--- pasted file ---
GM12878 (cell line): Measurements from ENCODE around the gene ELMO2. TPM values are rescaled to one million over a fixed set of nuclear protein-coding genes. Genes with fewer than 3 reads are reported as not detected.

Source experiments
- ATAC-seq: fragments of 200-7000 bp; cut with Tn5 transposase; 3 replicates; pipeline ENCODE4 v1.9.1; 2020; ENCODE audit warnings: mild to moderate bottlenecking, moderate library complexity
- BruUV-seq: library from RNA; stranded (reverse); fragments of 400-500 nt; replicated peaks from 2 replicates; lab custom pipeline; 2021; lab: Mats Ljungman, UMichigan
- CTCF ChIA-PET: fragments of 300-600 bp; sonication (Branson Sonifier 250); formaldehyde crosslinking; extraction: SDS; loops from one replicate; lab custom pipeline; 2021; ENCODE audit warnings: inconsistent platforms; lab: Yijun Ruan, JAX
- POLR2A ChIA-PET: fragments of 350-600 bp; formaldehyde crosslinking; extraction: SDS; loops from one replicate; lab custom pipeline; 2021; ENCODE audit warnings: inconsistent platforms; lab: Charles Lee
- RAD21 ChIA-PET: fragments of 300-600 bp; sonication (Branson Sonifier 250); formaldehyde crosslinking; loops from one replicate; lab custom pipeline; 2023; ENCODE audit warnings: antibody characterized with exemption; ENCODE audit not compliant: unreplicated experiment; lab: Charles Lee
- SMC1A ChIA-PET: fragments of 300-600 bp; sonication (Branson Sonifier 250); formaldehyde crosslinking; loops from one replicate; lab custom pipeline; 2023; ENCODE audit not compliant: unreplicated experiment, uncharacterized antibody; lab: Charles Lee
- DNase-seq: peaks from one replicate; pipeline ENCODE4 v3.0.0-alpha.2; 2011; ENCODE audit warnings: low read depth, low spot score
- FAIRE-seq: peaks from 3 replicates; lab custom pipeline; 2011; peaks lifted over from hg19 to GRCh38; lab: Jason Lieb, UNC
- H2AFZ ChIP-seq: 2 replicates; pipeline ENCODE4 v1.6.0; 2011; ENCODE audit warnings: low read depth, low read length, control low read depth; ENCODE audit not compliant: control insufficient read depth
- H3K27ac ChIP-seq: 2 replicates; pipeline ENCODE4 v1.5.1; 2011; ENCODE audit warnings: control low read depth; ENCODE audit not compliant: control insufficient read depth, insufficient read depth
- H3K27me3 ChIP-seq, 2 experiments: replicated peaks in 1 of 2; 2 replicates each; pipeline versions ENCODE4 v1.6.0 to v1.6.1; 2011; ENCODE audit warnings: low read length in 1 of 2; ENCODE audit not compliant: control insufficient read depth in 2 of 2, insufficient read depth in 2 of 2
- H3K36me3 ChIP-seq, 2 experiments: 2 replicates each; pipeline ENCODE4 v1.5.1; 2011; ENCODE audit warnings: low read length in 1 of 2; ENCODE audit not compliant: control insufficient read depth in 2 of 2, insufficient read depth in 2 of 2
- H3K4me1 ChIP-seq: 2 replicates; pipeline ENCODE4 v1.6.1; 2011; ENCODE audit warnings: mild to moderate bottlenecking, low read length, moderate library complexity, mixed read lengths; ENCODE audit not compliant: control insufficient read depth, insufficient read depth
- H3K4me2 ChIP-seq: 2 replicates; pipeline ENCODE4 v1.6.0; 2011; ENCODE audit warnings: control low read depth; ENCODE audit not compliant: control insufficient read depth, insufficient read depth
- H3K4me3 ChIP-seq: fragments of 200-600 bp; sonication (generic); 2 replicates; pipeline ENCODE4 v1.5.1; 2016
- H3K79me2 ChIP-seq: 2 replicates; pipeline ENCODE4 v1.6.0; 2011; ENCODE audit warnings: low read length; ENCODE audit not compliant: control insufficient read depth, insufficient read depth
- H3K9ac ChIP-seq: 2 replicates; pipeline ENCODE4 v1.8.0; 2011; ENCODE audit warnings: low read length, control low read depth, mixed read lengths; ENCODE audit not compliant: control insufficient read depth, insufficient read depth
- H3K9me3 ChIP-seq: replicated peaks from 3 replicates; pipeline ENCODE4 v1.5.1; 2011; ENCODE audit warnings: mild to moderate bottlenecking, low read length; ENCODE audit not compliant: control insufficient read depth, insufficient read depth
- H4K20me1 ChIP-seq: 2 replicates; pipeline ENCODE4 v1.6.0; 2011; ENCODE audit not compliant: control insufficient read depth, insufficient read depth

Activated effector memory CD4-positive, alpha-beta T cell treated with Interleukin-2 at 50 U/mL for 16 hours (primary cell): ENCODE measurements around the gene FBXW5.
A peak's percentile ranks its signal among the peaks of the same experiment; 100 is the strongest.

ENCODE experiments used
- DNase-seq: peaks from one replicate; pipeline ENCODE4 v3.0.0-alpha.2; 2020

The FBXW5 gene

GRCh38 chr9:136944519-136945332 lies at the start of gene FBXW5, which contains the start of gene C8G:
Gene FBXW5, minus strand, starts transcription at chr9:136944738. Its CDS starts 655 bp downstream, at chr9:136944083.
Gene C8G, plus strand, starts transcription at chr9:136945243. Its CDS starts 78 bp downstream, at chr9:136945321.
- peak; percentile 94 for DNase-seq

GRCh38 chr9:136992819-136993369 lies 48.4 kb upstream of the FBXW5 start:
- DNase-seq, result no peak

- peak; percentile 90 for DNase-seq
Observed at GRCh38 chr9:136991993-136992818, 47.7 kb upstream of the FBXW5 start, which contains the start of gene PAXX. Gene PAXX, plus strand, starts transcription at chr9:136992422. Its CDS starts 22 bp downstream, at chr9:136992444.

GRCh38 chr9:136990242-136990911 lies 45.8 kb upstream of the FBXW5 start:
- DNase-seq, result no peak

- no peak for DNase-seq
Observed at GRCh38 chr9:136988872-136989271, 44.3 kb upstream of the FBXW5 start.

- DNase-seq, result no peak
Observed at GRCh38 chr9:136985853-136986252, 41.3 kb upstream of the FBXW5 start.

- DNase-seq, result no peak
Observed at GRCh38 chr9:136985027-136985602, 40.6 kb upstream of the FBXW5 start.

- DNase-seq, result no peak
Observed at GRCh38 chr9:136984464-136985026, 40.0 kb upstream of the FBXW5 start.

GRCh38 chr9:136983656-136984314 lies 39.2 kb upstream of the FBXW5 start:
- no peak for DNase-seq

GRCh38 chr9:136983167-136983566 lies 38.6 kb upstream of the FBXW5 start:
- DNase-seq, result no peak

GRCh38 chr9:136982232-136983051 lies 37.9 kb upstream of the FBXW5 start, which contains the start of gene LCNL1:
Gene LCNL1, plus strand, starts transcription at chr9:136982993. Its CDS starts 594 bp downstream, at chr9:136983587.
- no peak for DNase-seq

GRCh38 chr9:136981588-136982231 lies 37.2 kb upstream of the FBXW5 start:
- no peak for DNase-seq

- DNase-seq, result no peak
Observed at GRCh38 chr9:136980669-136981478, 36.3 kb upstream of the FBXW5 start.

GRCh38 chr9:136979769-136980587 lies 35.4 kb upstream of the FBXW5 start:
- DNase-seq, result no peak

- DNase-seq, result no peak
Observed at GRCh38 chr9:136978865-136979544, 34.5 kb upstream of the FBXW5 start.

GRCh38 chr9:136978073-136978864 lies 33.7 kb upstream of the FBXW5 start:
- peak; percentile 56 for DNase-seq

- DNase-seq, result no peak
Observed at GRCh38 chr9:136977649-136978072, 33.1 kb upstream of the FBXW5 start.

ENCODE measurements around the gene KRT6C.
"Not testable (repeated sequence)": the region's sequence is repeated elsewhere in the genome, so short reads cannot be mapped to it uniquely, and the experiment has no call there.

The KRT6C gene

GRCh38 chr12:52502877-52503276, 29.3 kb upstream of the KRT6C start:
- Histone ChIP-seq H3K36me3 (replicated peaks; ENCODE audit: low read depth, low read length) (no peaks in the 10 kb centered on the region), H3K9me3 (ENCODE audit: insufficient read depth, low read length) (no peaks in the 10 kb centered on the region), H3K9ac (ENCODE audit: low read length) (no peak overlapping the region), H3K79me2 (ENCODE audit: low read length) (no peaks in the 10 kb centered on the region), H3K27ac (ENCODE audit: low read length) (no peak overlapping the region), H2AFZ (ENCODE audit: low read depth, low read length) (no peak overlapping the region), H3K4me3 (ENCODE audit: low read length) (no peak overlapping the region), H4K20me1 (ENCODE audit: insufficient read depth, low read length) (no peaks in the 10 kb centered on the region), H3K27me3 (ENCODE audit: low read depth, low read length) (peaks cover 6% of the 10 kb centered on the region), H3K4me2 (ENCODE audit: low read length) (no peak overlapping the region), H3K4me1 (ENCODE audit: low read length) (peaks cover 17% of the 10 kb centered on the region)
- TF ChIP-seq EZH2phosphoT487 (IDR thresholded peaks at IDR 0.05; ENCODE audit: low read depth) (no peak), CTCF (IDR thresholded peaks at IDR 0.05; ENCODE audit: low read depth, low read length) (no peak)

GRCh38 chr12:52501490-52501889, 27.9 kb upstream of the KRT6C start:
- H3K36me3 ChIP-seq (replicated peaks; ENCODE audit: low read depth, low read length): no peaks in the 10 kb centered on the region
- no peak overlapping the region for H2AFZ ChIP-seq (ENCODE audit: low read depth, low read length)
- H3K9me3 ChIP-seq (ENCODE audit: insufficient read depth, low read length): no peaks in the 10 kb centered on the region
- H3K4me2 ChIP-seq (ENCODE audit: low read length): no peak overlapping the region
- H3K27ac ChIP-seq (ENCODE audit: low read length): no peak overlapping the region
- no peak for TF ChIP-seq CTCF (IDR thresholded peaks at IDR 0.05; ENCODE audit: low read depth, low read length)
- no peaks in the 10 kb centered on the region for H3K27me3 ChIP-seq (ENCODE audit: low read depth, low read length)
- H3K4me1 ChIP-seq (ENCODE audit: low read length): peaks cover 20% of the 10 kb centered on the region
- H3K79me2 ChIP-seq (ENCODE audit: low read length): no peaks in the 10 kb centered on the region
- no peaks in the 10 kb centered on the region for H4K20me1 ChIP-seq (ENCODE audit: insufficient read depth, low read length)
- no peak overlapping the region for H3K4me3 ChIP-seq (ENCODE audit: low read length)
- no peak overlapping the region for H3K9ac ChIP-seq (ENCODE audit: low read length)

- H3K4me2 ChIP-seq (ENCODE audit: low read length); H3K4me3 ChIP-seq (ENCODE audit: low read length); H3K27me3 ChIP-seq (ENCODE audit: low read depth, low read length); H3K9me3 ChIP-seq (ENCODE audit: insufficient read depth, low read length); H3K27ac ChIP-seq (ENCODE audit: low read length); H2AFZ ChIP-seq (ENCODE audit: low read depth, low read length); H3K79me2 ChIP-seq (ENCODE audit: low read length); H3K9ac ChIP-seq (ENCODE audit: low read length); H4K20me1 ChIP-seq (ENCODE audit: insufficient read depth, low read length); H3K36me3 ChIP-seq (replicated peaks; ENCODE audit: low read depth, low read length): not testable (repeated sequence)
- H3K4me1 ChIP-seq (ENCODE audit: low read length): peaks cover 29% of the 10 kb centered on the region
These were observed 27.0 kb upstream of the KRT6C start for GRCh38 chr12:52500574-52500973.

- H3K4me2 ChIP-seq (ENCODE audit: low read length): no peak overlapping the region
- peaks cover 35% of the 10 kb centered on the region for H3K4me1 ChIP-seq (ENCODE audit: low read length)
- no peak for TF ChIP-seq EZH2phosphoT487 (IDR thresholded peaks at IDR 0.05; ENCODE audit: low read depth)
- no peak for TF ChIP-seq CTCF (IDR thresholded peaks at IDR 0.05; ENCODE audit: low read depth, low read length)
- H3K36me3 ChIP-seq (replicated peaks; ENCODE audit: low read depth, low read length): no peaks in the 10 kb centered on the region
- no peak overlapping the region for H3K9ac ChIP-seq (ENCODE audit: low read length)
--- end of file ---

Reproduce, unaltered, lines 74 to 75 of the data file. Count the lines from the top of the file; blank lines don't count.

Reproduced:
- H3K4me2 ChIP-seq (ENCODE audit: low read length): no peak overlapping the region
- H3K27ac ChIP-seq (ENCODE audit: low read length): no peak overlapping the region